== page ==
(E) There have been recently many new high profile cases of ransomware: the Colonial Pipeline, the D.C. Police Department, and Scripps Health. Cyber intelligence firm Intel 471 described the techniques used by the organization behind the Colonial Pipeline ransomware as well as the type of crypto-currency used for the transaction . In high profile cases, such as the one of the Colonial Pipeline, companies usually call FireEye for help.
Security expert Bruce Schneier has a long list of blog posts on that subject, and so does security investigator Brian Krebs on his security blog.
Coveware, a company helping other organizations victims of ransomware, publishes a quarterly report regarding the major trends.
While you might not be responsible for the digital assets of your organization, you should probably take very care of your personal data at home.
So can your Mac at home be attacked. Sure, it can. There are basically two types of security attacks: opportunistic (e.g. your system has been randomly attacked) or targeted (e.g. you have high value assets).
The good news is that a few security best practices will help you a lot. Here is my list:
- Keep your Mac, and all its running applications updated to their latest releases
- Only download apps from the App Store or a trusted Web site
- Run daily one to two anti-virus/malware/adware/ransomware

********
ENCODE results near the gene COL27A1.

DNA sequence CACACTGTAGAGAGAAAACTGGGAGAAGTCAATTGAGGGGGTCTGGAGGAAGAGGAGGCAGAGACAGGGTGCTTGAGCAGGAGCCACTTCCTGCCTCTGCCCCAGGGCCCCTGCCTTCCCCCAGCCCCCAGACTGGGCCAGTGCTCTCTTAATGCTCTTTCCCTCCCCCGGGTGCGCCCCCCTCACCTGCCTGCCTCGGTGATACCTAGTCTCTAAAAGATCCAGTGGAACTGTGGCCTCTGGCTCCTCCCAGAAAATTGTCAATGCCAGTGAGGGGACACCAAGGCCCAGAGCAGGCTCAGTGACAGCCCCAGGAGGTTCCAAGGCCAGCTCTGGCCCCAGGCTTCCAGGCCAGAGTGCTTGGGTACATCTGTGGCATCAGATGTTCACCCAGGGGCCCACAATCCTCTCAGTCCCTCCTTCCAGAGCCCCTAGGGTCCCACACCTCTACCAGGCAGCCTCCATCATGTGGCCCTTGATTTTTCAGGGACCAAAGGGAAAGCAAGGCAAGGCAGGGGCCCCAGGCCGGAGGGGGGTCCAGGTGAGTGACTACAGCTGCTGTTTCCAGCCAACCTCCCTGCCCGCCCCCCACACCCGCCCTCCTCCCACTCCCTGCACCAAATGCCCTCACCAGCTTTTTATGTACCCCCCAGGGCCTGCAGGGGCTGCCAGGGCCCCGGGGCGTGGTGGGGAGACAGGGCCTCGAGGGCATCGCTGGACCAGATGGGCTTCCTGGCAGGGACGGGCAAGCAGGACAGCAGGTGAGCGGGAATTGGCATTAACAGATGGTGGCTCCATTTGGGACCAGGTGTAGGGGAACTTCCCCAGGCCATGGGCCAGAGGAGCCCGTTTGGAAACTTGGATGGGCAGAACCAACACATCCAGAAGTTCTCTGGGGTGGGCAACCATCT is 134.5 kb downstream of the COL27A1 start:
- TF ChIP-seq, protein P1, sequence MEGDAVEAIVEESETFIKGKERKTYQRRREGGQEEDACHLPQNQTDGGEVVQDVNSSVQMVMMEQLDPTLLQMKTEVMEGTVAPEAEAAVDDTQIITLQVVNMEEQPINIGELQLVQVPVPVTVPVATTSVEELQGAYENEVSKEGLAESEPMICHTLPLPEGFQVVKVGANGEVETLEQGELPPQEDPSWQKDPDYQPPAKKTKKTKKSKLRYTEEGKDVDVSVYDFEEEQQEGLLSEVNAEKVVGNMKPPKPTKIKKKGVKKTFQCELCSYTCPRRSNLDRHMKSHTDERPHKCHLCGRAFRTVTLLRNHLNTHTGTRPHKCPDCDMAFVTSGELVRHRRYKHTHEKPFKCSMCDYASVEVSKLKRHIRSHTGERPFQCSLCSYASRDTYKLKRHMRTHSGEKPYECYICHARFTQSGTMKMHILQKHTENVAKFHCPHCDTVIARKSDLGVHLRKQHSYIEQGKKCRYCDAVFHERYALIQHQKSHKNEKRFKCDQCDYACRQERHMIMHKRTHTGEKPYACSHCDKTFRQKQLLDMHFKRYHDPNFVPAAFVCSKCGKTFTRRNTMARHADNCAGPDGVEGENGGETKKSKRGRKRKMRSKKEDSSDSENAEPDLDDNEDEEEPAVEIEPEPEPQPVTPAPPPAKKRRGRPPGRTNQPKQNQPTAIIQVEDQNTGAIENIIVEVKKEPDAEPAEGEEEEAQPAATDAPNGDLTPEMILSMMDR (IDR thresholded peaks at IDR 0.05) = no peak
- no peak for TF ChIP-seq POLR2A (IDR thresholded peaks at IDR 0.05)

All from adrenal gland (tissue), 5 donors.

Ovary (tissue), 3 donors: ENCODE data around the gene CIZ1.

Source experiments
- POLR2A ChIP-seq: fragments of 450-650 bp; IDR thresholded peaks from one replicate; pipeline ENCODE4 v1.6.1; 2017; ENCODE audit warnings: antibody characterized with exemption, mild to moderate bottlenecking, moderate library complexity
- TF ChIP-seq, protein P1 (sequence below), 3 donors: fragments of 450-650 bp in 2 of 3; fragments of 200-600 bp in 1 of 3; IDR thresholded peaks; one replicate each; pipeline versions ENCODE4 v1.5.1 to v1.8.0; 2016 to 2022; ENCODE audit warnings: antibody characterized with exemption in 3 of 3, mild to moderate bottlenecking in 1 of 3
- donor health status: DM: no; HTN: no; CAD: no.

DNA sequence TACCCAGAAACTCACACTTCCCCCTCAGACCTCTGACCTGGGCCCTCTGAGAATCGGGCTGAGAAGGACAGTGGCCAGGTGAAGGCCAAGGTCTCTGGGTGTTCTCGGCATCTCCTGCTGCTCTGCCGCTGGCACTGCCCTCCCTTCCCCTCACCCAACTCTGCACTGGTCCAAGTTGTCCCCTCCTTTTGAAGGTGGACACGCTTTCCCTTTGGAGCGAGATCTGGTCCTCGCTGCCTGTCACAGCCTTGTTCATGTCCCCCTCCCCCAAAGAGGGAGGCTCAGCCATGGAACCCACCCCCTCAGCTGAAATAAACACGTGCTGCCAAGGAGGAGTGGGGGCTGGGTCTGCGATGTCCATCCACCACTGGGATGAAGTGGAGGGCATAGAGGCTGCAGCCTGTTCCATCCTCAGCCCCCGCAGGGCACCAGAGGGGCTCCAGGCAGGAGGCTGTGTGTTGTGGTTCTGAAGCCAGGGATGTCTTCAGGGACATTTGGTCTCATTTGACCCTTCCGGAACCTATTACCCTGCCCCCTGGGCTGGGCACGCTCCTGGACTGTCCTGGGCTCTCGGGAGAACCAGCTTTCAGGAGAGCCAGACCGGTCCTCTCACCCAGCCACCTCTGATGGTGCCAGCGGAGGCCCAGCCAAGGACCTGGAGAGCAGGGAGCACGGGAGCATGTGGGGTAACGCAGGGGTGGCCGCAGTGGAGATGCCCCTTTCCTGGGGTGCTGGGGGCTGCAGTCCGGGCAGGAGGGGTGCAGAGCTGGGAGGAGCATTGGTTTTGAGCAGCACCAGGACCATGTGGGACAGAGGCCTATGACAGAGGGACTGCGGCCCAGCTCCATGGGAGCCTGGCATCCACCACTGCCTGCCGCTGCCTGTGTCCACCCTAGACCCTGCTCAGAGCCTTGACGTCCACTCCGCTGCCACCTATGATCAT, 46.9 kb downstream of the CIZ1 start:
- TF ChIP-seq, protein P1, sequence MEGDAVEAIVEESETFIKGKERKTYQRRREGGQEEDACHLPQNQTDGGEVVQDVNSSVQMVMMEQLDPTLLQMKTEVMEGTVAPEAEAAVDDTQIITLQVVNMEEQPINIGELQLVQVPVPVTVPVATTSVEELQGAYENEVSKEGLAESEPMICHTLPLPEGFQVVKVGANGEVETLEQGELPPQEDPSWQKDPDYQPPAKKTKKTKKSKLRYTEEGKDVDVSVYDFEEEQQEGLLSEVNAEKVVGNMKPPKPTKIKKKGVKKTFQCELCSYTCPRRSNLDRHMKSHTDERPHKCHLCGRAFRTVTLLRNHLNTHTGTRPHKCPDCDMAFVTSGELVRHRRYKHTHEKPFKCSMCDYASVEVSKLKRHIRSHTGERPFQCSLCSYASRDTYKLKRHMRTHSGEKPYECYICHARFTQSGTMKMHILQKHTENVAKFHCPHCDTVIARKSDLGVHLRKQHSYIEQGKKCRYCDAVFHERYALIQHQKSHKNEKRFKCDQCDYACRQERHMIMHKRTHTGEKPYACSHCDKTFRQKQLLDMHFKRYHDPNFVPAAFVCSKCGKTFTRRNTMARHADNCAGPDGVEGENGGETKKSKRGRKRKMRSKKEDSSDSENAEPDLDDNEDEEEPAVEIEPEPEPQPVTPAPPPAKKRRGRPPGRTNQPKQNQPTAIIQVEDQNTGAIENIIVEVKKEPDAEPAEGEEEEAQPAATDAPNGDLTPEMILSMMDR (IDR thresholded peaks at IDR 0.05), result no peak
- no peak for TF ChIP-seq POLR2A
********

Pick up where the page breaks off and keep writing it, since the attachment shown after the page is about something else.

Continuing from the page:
- Turn FileVault to encrypt your data, and choose Apple ID to unlock your Mac if you lost your password
- Block connections to your Mac with the firewall turned on (select the right options for your use cases)
- Encrypt your Time Machine back-up, and any removable disk. If you cannot encrypt a removable disk, back-up its content, use the disk utility, erase the disk, and format it – using APFS format and GUID Partition Map for Big Sur
- Avoid to keep your back-up drive connected to your Mac
- In system preferences – security & privacy – select which apps can use your location services, contact, calendars, reminders, photos, camera, microphone…
- In particular, in system preferences – security & privacy – monitor and select which apps has full disk access, files and folders access, and automation/events. If you find a suspicious apps, remove it with your anti-virus. If that does not work, try to remove it the Apple’s command line tool
tccutil– two articles on it
- Monitor your system withe Mac Console: documentation here, and a good article on how to use it here
Note: The picture above is a painting from one of my Italian friends.
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